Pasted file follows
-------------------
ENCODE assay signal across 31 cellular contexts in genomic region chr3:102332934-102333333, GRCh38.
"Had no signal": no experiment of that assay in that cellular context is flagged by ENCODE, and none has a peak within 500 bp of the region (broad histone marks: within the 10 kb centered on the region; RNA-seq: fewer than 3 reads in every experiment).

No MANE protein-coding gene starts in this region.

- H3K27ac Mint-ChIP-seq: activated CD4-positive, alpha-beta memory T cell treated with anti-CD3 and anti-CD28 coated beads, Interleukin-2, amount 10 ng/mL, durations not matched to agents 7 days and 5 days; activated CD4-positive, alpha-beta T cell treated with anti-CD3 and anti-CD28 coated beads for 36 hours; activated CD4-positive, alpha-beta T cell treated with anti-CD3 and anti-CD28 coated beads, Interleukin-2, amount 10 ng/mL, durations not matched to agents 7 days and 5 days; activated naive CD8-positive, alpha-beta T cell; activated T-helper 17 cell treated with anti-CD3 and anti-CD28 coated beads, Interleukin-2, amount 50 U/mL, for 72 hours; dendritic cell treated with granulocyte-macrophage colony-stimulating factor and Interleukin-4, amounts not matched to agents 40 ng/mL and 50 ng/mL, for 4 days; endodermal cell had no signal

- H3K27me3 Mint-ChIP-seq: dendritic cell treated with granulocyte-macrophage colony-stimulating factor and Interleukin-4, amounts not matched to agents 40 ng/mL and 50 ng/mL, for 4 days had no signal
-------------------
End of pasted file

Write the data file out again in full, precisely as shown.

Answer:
ENCODE assay signal across 31 cellular contexts in genomic region chr3:102332934-102333333, GRCh38.
"Had no signal": no experiment of that assay in that cellular context is flagged by ENCODE, and none has a peak within 500 bp of the region (broad histone marks: within the 10 kb centered on the region; RNA-seq: fewer than 3 reads in every experiment).

No MANE protein-coding gene starts in this region.

- H3K27ac Mint-ChIP-seq: activated CD4-positive, alpha-beta memory T cell treated with anti-CD3 and anti-CD28 coated beads, Interleukin-2, amount 10 ng/mL, durations not matched to agents 7 days and 5 days; activated CD4-positive, alpha-beta T cell treated with anti-CD3 and anti-CD28 coated beads for 36 hours; activated CD4-positive, alpha-beta T cell treated with anti-CD3 and anti-CD28 coated beads, Interleukin-2, amount 10 ng/mL, durations not matched to agents 7 days and 5 days; activated naive CD8-positive, alpha-beta T cell; activated T-helper 17 cell treated with anti-CD3 and anti-CD28 coated beads, Interleukin-2, amount 50 U/mL, for 72 hours; dendritic cell treated with granulocyte-macrophage colony-stimulating factor and Interleukin-4, amounts not matched to agents 40 ng/mL and 50 ng/mL, for 4 days; endodermal cell had no signal

- H3K27me3 Mint-ChIP-seq: dendritic cell treated with granulocyte-macrophage colony-stimulating factor and Interleukin-4, amounts not matched to agents 40 ng/mL and 50 ng/mL, for 4 days had no signal